Send this article to a friend:


The Fed's "Inflation Bubble"
Joe Carson

The Federal Reserve continues to argue that the US is experiencing an "inflation bubble." Even though the uptick in consumer prices has run hotter and longer than policymakers expected, the "inflation bubble" will deflate at some point. Policymakers offer no timeline for the moderation but continue to promote the view that inflation will drift back to the 2% mark, implying that the economy has a preset ceiling of inflation and nothing more.

The Fed's inflation story is paradoxical. It comes from an institution that has long argued inflation is a monetary phenomenon. The current policy stance is the most accommodative monetary stance in history, so expectations of more inflation, not a reversal, should be expected. Also, the Federal Reserve, which has long argued that it's impossible to identify an asset bubble beforehand, can now suddenly see an "inflation bubble" and also predict its end.

Investors need to be aware that inflation cycles do not die on their own. But die when there is a sustained tightening of monetary policy. Also, inflation cycles have bad endings for the simple reason they create liquidity on the way up, and a sharp reversal in liquidity occurs, negatively impacting the economy and finance once the cycle ends.

Transitory Inflation No More 

The June reports on consumer and producer price inflation struck a significant blow to the "transitory" inflation argument. Both showed substantial and broad-based gains, resulting in the highest rates of inflation in decades.

In June, consumer prices rose increased 0.9%, the most significant monthly gain of the year and the largest since 2008. Core consumer prices posted a similar increase of 0.9%. That matches the April 2021 gain, and both represent the most significant increases since 1982.

Pipeline inflation pressures remain intense. Core producer prices for intermediate materials and supplies increased 2.3% in June. Since the start of 2021, these prices have increased at an annualized rate of 32%. That surge is the largest in nearly 50 years and is a harbinger of more consumer price inflation in the months ahead.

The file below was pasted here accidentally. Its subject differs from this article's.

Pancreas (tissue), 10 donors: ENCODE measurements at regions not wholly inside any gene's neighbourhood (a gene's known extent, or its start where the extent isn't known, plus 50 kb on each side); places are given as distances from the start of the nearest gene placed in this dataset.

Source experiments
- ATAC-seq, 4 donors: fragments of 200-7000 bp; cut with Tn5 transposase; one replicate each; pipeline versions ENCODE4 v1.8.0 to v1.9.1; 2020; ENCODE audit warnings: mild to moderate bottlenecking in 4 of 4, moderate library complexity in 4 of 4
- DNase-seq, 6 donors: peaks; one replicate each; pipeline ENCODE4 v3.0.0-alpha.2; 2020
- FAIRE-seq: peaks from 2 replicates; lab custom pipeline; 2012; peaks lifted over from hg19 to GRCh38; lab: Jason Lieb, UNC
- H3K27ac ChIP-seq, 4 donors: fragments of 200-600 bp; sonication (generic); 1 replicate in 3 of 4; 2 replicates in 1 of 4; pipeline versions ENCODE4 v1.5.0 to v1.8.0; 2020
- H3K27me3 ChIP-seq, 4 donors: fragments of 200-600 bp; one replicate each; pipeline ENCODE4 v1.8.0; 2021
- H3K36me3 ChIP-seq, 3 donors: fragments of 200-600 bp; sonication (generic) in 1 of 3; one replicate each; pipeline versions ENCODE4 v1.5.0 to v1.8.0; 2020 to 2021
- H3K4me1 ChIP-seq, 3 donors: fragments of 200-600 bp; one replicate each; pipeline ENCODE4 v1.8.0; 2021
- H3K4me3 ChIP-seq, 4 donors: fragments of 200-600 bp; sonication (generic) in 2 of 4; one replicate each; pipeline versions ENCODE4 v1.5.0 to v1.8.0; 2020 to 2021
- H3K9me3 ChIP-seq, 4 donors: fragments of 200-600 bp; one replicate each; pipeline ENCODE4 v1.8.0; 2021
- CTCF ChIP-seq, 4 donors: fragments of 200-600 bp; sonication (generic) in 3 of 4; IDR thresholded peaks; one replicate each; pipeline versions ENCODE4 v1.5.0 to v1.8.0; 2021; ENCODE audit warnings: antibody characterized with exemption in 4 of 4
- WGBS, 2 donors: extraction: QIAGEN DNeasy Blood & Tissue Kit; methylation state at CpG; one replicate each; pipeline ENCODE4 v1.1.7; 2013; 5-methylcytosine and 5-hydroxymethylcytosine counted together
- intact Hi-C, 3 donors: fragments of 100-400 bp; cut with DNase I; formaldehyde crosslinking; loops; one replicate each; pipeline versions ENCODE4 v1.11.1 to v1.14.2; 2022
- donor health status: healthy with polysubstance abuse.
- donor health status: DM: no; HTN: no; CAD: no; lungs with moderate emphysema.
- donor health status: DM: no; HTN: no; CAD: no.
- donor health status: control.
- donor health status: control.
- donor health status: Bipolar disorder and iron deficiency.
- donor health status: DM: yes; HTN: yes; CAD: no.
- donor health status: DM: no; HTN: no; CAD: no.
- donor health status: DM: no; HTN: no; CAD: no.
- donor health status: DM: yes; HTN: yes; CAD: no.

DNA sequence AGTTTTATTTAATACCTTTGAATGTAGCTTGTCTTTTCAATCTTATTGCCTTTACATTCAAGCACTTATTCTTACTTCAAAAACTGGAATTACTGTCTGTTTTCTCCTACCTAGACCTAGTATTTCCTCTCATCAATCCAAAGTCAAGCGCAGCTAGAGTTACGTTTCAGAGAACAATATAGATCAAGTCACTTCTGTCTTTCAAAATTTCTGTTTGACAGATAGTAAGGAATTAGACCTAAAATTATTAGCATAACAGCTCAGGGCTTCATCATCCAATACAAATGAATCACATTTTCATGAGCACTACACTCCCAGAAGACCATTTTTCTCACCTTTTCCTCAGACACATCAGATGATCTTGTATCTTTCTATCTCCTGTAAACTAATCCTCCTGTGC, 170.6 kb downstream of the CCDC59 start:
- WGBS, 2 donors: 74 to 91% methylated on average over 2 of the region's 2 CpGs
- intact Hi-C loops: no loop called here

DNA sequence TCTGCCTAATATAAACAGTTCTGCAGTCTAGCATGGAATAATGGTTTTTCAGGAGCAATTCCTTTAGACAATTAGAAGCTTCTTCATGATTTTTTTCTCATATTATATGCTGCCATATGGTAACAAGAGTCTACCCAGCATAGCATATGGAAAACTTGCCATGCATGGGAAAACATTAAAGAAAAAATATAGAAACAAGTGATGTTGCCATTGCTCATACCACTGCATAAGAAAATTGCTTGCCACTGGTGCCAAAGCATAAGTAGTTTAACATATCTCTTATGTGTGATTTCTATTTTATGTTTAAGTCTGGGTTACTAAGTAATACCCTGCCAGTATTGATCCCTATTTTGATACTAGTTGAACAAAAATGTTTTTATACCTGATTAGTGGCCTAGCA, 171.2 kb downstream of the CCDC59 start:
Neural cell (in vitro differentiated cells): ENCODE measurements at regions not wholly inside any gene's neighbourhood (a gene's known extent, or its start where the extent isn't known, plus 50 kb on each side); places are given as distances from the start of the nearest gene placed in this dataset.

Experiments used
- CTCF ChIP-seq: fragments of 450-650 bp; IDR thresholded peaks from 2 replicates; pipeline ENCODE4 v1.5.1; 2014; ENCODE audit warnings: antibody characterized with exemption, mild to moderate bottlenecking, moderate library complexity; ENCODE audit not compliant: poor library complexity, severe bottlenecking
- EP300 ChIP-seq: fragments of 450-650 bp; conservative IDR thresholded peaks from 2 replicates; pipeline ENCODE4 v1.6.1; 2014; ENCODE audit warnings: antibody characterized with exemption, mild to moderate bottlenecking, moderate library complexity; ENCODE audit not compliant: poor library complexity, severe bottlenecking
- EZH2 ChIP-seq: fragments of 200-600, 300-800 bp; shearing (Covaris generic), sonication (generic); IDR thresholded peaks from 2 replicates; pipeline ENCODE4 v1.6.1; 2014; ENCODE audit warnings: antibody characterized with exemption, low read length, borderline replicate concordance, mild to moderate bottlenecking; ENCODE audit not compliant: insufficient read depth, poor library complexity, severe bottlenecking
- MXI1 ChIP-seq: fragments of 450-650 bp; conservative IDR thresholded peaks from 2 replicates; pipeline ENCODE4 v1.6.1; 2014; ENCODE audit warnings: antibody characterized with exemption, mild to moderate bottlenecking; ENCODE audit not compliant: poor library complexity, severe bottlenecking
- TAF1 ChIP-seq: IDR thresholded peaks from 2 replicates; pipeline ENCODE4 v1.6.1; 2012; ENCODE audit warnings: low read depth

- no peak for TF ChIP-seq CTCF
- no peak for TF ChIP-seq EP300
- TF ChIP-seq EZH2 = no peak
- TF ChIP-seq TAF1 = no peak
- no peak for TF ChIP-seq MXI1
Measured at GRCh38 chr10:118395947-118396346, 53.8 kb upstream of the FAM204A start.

The Indefensible Defense of Current Stance of Monetary Policy

Policymakers' defense of their current monetary policy stance is no longer credible. In 2020, policymakers moved quickly and aggressively when the economy plunged, and consumer prices dropped for three consecutive months in a row. Just the rebound in the consumer prices, up for thirteen successive months, climbing 5.4%, nearly three times the Fed's target of 2%, makes the case that the policy of stance for 2020 is no longer appropriate in mid-2021.

It's necessary to point out that a record surge in housing prices is not part of the current inflation readings. Failure to include housing prices in the reported inflation readings makes inflation appear less problematic than in the 1970s. But in reality, it is similar to the 1970s. That's because the economy (people and businesses) responds to actual or experienced inflation and not reported inflation.

Using the measurement practices of owners' housing costs of the 1970s would push the current consumer price inflation readings close to the double-digit gains last seen in the 1970s. That means the US is experiencing a more significant "inflation bubble" than is being reported or recognized by everyone. Investors forewarned.


I have spent over 40 years researching in the field of economics, focusing mainly on financial markets and policy analysis. For 16 years I served as the Chief Economist & Director of Global Economic Research for Alliance Bernstein, an investment management firm, where I was responsible for economic and interesting rate forecasting, while also being a member of investment policy committees in fixed income and the equity divisions. Prior to that, I held Chief Economist positions on the sell side of Wall Street - Chemical Bank (which is now part of JP Morgan), Dean Witter (now part of Morgan Stanley), Deutsche Bank, and UBS. I started my professional career as a staff economist at the Department of Commerce, and later worked as an industry analyst at the General Motors Corporation.  

Given my experience on the buy and sell-sides of Wall Street, government, and private industry, I have a unique background to offer my opinion and analysis on a wide range of topics involving the economy, markets and public policy. I have decided to share my research and opinion on this blog; please feel free to contact me if you want to discuss any of my research discussed on this platform 



Send this article to a friend: